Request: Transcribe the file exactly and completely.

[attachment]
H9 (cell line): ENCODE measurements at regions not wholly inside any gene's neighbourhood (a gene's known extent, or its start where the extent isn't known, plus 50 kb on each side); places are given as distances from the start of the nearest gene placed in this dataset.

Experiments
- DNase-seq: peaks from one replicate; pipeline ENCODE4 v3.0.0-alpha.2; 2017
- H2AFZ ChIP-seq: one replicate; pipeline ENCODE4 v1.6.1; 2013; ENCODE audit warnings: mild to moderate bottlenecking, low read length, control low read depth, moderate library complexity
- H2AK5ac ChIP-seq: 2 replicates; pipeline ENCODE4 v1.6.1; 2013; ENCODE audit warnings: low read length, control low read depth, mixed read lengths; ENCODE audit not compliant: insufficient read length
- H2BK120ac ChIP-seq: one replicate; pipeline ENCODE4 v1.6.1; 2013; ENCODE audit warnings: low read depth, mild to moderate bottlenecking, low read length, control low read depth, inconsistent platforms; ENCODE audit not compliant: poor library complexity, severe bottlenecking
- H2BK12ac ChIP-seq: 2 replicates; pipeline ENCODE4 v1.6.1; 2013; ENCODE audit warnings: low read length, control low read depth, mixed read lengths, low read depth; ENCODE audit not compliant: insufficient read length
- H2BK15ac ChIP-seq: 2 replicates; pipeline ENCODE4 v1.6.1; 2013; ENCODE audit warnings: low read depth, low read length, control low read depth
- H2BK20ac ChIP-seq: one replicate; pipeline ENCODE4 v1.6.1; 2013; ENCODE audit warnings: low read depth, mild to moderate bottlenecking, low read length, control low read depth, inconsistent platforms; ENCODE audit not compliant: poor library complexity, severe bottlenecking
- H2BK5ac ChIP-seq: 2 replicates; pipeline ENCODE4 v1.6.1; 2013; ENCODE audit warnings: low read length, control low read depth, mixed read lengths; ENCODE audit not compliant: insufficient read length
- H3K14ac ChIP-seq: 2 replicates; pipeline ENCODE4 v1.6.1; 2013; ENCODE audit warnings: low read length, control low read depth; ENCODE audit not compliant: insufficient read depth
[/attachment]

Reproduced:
H9 (cell line): ENCODE measurements at regions not wholly inside any gene's neighbourhood (a gene's known extent, or its start where the extent isn't known, plus 50 kb on each side); places are given as distances from the start of the nearest gene placed in this dataset.

Experiments
- DNase-seq: peaks from one replicate; pipeline ENCODE4 v3.0.0-alpha.2; 2017
- H2AFZ ChIP-seq: one replicate; pipeline ENCODE4 v1.6.1; 2013; ENCODE audit warnings: mild to moderate bottlenecking, low read length, control low read depth, moderate library complexity
- H2AK5ac ChIP-seq: 2 replicates; pipeline ENCODE4 v1.6.1; 2013; ENCODE audit warnings: low read length, control low read depth, mixed read lengths; ENCODE audit not compliant: insufficient read length
- H2BK120ac ChIP-seq: one replicate; pipeline ENCODE4 v1.6.1; 2013; ENCODE audit warnings: low read depth, mild to moderate bottlenecking, low read length, control low read depth, inconsistent platforms; ENCODE audit not compliant: poor library complexity, severe bottlenecking
- H2BK12ac ChIP-seq: 2 replicates; pipeline ENCODE4 v1.6.1; 2013; ENCODE audit warnings: low read length, control low read depth, mixed read lengths, low read depth; ENCODE audit not compliant: insufficient read length
- H2BK15ac ChIP-seq: 2 replicates; pipeline ENCODE4 v1.6.1; 2013; ENCODE audit warnings: low read depth, low read length, control low read depth
- H2BK20ac ChIP-seq: one replicate; pipeline ENCODE4 v1.6.1; 2013; ENCODE audit warnings: low read depth, mild to moderate bottlenecking, low read length, control low read depth, inconsistent platforms; ENCODE audit not compliant: poor library complexity, severe bottlenecking
- H2BK5ac ChIP-seq: 2 replicates; pipeline ENCODE4 v1.6.1; 2013; ENCODE audit warnings: low read length, control low read depth, mixed read lengths; ENCODE audit not compliant: insufficient read length
- H3K14ac ChIP-seq: 2 replicates; pipeline ENCODE4 v1.6.1; 2013; ENCODE audit warnings: low read length, control low read depth; ENCODE audit not compliant: insufficient read depth